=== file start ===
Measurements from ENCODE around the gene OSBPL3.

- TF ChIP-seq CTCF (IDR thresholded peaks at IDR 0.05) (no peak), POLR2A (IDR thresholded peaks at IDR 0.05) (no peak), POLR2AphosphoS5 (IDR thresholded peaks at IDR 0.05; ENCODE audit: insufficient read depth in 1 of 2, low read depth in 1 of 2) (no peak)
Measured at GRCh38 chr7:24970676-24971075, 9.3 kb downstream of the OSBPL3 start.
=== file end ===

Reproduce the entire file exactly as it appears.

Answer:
Measurements from ENCODE around the gene OSBPL3.

- TF ChIP-seq CTCF (IDR thresholded peaks at IDR 0.05) (no peak), POLR2A (IDR thresholded peaks at IDR 0.05) (no peak), POLR2AphosphoS5 (IDR thresholded peaks at IDR 0.05; ENCODE audit: insufficient read depth in 1 of 2, low read depth in 1 of 2) (no peak)
Measured at GRCh38 chr7:24970676-24971075, 9.3 kb downstream of the OSBPL3 start.